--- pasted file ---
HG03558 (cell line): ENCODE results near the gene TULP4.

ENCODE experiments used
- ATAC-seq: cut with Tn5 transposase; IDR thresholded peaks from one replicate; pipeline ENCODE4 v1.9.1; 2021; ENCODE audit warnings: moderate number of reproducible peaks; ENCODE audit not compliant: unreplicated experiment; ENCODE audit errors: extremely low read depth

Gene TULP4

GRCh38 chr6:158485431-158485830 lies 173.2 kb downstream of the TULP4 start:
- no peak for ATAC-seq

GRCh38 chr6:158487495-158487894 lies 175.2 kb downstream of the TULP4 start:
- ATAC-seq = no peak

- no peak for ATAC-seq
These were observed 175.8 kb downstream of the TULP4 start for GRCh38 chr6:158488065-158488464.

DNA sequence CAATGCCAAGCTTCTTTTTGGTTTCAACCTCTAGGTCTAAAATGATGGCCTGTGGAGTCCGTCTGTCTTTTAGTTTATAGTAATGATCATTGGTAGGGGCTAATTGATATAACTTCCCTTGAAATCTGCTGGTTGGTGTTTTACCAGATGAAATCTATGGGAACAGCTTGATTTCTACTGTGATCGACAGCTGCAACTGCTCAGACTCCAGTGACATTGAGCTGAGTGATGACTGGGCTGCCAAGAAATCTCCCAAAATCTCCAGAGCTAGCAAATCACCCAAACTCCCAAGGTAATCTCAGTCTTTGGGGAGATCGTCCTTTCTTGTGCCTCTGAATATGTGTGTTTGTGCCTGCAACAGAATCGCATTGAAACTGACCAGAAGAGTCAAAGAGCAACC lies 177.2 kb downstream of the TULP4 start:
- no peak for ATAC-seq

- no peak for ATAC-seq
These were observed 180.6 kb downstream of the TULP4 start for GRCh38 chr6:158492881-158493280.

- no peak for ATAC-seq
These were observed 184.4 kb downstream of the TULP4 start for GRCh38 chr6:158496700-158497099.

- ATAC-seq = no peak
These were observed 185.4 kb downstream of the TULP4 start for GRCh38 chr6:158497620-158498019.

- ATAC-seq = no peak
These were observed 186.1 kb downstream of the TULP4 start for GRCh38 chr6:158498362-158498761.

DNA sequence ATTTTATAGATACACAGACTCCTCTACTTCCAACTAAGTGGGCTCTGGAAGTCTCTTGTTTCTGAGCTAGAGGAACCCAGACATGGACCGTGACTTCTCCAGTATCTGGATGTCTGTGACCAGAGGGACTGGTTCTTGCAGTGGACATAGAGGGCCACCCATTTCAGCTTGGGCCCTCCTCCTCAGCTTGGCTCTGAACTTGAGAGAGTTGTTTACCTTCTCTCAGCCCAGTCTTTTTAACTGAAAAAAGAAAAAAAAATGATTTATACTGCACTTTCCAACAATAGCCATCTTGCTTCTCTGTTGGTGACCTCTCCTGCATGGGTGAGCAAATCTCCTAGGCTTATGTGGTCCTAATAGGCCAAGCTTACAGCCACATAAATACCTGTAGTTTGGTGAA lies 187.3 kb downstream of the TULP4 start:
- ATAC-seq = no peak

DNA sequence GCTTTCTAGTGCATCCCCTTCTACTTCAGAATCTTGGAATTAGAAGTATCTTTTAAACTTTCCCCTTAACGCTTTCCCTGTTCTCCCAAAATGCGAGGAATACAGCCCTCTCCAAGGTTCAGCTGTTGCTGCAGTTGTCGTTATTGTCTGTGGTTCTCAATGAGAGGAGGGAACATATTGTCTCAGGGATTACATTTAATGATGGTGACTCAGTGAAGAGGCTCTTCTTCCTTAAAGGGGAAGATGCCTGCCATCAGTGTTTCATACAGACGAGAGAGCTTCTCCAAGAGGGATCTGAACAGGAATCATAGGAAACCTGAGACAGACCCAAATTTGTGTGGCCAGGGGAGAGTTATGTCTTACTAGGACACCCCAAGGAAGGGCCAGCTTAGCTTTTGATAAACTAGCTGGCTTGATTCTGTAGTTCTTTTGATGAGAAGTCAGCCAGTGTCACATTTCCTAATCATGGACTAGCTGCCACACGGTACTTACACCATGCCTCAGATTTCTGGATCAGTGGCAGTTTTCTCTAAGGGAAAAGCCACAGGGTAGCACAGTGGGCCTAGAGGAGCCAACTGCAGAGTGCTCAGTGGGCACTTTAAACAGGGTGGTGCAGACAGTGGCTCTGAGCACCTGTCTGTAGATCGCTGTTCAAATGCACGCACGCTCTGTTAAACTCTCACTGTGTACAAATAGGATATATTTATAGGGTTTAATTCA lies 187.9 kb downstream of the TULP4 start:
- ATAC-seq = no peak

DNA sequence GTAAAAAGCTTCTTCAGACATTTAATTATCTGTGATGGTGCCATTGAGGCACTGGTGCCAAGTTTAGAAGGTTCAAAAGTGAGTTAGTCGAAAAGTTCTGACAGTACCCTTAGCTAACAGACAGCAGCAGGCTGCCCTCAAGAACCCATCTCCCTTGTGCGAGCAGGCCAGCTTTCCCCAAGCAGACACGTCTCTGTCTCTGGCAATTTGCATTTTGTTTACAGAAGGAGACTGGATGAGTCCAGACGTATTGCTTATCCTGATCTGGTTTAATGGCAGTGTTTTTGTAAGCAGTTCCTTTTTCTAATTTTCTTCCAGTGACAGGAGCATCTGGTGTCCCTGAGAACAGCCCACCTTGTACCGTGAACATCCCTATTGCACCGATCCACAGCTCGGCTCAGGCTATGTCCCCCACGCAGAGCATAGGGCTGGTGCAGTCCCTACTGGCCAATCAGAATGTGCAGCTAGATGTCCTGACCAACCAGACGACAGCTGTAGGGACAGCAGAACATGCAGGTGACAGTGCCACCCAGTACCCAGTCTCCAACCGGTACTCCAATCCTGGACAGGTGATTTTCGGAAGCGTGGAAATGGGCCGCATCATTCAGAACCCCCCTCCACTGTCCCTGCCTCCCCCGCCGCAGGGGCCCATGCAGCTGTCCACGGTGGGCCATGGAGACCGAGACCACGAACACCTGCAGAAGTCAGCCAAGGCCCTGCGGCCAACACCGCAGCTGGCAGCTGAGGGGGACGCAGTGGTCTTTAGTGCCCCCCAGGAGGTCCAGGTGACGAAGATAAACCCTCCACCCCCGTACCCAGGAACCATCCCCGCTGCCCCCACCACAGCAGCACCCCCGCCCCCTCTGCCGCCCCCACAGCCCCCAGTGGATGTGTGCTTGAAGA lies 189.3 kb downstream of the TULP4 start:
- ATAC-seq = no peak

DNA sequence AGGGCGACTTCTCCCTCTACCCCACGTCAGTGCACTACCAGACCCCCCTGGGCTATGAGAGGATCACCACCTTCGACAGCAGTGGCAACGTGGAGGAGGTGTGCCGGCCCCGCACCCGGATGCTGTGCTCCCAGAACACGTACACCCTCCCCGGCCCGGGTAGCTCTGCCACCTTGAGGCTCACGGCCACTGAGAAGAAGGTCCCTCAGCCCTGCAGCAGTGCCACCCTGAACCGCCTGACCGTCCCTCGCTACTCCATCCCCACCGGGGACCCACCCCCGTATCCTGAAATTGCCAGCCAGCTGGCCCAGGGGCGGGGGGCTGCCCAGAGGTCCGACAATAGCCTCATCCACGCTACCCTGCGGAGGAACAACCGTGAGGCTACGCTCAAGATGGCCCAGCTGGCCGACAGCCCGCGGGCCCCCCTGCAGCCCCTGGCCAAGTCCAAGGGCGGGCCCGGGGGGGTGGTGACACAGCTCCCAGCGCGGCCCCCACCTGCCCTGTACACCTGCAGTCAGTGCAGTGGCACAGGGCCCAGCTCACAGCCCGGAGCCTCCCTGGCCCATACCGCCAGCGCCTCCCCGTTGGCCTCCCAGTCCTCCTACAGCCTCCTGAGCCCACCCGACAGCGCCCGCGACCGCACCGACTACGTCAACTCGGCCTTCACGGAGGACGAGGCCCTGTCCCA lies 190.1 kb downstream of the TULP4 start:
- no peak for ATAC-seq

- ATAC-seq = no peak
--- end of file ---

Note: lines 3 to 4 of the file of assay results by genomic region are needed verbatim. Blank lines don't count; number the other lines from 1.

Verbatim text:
- ATAC-seq: cut with Tn5 transposase; IDR thresholded peaks from one replicate; pipeline ENCODE4 v1.9.1; 2021; ENCODE audit warnings: moderate number of reproducible peaks; ENCODE audit not compliant: unreplicated experiment; ENCODE audit errors: extremely low read depth

Gene TULP4